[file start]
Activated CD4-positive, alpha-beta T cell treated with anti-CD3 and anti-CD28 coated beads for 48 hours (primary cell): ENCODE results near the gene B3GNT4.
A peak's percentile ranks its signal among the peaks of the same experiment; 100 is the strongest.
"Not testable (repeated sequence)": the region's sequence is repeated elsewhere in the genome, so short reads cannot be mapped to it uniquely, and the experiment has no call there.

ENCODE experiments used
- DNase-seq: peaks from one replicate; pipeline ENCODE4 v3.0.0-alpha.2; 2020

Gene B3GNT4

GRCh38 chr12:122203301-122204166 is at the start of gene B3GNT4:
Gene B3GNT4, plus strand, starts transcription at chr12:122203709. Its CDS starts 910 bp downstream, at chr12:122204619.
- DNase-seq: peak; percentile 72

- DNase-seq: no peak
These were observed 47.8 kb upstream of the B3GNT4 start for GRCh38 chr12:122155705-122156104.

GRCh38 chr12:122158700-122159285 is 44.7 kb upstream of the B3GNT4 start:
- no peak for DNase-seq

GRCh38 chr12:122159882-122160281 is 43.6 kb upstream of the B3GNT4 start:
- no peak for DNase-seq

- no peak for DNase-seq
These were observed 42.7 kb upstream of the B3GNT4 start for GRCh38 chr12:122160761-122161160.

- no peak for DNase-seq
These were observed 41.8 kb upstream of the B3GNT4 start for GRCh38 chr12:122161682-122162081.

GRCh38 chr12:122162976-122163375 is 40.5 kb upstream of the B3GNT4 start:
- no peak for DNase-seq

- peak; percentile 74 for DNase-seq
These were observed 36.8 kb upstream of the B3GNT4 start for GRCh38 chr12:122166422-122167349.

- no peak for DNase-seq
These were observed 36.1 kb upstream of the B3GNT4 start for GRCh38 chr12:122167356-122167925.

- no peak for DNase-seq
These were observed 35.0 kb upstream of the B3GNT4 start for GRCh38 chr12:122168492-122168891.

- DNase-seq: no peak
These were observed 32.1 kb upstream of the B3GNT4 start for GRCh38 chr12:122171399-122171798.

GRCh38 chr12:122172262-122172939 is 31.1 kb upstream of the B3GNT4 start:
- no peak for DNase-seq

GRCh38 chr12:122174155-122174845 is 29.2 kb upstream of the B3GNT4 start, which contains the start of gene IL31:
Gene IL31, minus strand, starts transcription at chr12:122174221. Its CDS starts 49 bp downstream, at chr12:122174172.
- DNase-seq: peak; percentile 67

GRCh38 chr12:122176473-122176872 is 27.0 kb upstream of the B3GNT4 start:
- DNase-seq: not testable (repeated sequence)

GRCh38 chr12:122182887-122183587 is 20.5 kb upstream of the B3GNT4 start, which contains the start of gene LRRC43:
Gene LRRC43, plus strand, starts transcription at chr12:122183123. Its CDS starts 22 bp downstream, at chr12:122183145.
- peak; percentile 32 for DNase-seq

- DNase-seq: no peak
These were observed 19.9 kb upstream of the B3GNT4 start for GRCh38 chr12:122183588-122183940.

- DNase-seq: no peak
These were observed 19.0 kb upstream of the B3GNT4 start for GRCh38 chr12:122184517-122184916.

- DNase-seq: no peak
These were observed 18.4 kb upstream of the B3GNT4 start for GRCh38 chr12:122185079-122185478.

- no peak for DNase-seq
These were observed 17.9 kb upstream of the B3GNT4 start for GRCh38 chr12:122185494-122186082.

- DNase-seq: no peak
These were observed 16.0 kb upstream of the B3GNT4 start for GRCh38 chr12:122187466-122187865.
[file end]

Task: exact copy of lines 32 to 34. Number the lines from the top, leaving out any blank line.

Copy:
GRCh38 chr12:122174155-122174845 is 29.2 kb upstream of the B3GNT4 start, which contains the start of gene IL31:
Gene IL31, minus strand, starts transcription at chr12:122174221. Its CDS starts 49 bp downstream, at chr12:122174172.
- DNase-seq: peak; percentile 67